Having a job during high school will teach you important things like prioritizing responsibilities, personal finance, and responsibility. Too many students don’t get this kind of experience until after college, so get ahead of the game and try finding a part-time job that you’ll enjoy.

In addition to making some money that you can put towards college and making connections through your co-workers, you’ll also be doing wonders for your future college and career connections. A job looks great on a resume, and you can obtain a valuable letter of recommendation from your boss.

Many young adults today have a hard time securing a job because they don’t have enough prior work experience; their resumes are basically empty and they have no previous bosses to vouch for them. Getting a job will give you a solid foundation to show future employers and increase your chances of landing a professional job!


Internships are fantastic sources for students wanting more experience in a very specific field like journalism, graphic design, or recording music. For jobs like these, you need to have certain skills and knowledge to thrive in that industry. Very rarely can you even qualify for a job interview without having prior knowledge of the field you want to go into. So, if you’re interested in a career that requires a special skill, consider applying for internships during high school. Many internships for high school students are unpaid, but that’s because they require little to no experience; all they require is that you have a strong interest in that field.

Internships will open up a world of connections for you through other interns, your bosses, and potential clients. By obtaining an experience like this one during high school, you’ll be accomplishing the many components of the networking process all at once. You now have co-interns to stay connected with, a supervisor who can write a letter of recommendation for you, and a unique skill that qualifies you for job opportunities in that field.


This last component of networking can seem tricky at first, especially since most students find themselves basically living at their high school due to their heavy involvement. This would be a great time for you to look at your schedule and identify what is essential and non-essential; if you’re overloaded at school, you could quickly become burnt out or overwhelmed, so consider dropping some non-essential classes or groups.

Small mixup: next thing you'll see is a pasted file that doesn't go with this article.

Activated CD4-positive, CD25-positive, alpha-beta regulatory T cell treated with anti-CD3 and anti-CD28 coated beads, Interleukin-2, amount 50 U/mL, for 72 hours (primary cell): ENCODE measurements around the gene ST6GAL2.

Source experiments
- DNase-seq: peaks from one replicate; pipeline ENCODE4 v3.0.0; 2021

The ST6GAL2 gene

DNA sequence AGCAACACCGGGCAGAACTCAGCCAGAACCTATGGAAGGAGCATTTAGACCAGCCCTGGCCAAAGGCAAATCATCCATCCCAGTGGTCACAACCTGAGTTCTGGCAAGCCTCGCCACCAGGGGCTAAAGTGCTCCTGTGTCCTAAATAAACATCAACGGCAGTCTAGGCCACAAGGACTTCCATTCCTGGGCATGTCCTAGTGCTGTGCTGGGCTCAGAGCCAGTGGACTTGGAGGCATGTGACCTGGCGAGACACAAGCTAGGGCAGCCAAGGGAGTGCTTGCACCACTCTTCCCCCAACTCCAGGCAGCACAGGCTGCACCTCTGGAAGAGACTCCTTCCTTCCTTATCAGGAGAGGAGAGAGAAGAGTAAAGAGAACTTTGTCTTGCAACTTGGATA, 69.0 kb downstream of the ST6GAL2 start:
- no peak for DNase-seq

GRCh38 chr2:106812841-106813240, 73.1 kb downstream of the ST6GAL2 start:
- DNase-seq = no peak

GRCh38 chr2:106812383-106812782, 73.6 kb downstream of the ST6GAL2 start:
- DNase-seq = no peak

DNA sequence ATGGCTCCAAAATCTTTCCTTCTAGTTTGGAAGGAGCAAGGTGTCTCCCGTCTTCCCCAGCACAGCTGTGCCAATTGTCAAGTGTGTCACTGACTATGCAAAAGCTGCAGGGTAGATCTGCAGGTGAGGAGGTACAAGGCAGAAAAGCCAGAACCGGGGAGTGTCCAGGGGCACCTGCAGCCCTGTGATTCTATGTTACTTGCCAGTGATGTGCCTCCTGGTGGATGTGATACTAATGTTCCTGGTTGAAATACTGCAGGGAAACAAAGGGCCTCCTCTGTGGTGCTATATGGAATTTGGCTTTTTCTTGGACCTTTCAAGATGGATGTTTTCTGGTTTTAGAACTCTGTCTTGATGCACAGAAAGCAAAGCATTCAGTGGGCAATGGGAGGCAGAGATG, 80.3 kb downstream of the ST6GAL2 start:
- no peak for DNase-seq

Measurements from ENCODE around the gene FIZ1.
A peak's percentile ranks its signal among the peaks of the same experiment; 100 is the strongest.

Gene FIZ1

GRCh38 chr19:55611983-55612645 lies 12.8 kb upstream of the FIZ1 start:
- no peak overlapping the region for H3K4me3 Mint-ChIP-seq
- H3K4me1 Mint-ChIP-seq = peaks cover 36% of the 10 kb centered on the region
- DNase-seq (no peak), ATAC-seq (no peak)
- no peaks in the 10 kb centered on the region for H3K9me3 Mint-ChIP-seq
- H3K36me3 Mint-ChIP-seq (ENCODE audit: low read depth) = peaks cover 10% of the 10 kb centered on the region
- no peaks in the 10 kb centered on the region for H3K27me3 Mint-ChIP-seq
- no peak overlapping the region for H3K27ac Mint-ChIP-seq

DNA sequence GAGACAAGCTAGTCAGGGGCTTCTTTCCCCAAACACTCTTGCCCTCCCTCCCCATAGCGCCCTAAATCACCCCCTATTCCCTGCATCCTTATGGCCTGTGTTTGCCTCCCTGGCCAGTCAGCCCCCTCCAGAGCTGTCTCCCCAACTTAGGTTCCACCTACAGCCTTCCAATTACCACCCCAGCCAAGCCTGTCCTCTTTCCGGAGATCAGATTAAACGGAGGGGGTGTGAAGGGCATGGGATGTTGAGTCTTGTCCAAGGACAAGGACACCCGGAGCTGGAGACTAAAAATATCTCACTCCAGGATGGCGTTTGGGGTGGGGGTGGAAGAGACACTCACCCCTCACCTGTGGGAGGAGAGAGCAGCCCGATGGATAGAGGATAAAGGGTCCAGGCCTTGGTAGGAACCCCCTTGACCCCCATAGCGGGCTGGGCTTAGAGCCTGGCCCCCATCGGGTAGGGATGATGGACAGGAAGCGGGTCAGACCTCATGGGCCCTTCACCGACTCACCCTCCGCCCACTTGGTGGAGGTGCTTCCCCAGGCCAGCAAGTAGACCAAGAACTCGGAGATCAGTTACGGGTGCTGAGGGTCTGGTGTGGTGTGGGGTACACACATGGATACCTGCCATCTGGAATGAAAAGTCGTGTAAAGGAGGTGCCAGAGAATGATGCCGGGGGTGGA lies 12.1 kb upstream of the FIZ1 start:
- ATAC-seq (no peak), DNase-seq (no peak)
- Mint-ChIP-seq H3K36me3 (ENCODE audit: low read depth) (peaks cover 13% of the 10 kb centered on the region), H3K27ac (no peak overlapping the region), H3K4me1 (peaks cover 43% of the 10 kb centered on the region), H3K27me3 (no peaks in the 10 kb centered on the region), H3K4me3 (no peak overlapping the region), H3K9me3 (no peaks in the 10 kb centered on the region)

Above all, make sure that you have a life outside of high school.

If your involvement at school is already heavy, try joining outside groups or clubs instead of organizations at your school. This will get you off campus and help you make connections in new places. Research local nonprofit organizations that need volunteers; for example, animal shelters, nursing homes, and donation centers. Consider getting involved at these places with your friends, too! You’d be surprised how much fun community service can be when you do it with your friend group.

Joining outside activities like this will provide you with connections similar to having an internship or job; more than likely, you’ll have a supervisor or fellow volunteers. Also, don’t discredit simple connections like neighbors, your parent’s friends that stop by your house every once in a while, or your friend’s parents. Everyone is valuable, and they should be valuable to you!

Networking As An Art

Networking truly is an art form; connections are so valuable and they often build off of each other, creating a ripple effect. To start building your network, the best place to start is with yourself. Understand the areas of your life where you hesitate to try new things and meet new people. Identify those feelings, and work to overcome your anxiety. The more you get comfortable with trying difficult things, the more freed up you’ll be to make countless friends and build a truly remarkable network.

Consider everything from how you interact with people to any new activities you’ve been wanting to try. Think about dropping some non-essential activities from your schedule so you can get a part-time job or an internship. Don’t rob yourself of having plenty of experiences in high school by suffering from burnout!

As you start this process, feel free to reach out to any of WeAdmit’s professional counselors. We can provide you with any insight that will help you get to building your network, making your connections, and ultimately, creating a solid foundation to enter the workplace with.

Networking is possible, even for the introvert. As long as you start establishing healthy habits into your interactions with others, you’ll watch your network grow before your eyes.

Get Out There And Start Building Your Network!